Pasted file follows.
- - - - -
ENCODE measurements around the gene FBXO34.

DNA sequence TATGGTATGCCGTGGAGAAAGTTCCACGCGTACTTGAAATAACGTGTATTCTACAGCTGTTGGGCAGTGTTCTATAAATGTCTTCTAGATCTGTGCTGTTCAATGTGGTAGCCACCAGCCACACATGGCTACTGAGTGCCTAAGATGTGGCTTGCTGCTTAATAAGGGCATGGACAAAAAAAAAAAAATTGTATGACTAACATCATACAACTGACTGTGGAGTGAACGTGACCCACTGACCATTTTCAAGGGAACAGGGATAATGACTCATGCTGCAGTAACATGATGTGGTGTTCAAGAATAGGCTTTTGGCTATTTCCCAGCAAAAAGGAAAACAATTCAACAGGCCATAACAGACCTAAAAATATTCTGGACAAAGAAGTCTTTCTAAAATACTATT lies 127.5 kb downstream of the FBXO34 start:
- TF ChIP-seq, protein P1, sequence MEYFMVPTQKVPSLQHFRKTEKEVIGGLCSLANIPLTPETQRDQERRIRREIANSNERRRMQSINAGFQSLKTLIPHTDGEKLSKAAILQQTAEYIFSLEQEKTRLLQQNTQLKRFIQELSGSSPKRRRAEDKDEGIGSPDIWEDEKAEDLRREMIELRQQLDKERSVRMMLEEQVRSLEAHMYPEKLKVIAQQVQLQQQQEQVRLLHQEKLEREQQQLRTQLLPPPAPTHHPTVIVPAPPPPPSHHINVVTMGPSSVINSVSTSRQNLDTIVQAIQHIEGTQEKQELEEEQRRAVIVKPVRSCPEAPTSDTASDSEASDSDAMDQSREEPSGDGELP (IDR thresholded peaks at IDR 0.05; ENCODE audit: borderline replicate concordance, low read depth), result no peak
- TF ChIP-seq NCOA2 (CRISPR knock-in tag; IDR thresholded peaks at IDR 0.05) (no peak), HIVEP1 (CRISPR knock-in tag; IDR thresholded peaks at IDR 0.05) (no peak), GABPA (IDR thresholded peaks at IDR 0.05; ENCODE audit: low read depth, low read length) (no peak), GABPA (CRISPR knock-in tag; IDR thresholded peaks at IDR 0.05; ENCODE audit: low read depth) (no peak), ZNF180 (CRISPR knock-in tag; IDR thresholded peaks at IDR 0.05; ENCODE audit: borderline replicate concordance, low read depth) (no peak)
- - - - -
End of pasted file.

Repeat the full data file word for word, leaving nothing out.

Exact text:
ENCODE measurements around the gene FBXO34.

DNA sequence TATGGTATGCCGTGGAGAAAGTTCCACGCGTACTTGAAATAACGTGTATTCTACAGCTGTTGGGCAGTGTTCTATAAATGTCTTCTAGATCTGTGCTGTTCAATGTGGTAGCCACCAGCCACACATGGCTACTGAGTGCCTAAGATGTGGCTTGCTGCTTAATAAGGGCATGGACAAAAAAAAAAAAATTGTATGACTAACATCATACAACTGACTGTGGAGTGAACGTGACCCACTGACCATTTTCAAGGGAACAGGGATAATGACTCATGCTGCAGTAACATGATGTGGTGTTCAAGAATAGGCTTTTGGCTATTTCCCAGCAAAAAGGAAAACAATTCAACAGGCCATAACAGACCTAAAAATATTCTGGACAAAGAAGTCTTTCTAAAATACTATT lies 127.5 kb downstream of the FBXO34 start:
- TF ChIP-seq, protein P1, sequence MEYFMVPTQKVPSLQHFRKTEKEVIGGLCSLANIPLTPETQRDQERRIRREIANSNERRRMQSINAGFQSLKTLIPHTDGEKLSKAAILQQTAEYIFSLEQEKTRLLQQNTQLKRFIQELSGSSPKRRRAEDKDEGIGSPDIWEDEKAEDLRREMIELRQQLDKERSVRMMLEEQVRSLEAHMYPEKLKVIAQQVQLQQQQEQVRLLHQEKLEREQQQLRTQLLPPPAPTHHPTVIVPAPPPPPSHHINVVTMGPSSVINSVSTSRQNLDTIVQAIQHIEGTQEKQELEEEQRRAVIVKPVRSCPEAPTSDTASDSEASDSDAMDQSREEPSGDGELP (IDR thresholded peaks at IDR 0.05; ENCODE audit: borderline replicate concordance, low read depth), result no peak
- TF ChIP-seq NCOA2 (CRISPR knock-in tag; IDR thresholded peaks at IDR 0.05) (no peak), HIVEP1 (CRISPR knock-in tag; IDR thresholded peaks at IDR 0.05) (no peak), GABPA (IDR thresholded peaks at IDR 0.05; ENCODE audit: low read depth, low read length) (no peak), GABPA (CRISPR knock-in tag; IDR thresholded peaks at IDR 0.05; ENCODE audit: low read depth) (no peak), ZNF180 (CRISPR knock-in tag; IDR thresholded peaks at IDR 0.05; ENCODE audit: borderline replicate concordance, low read depth) (no peak)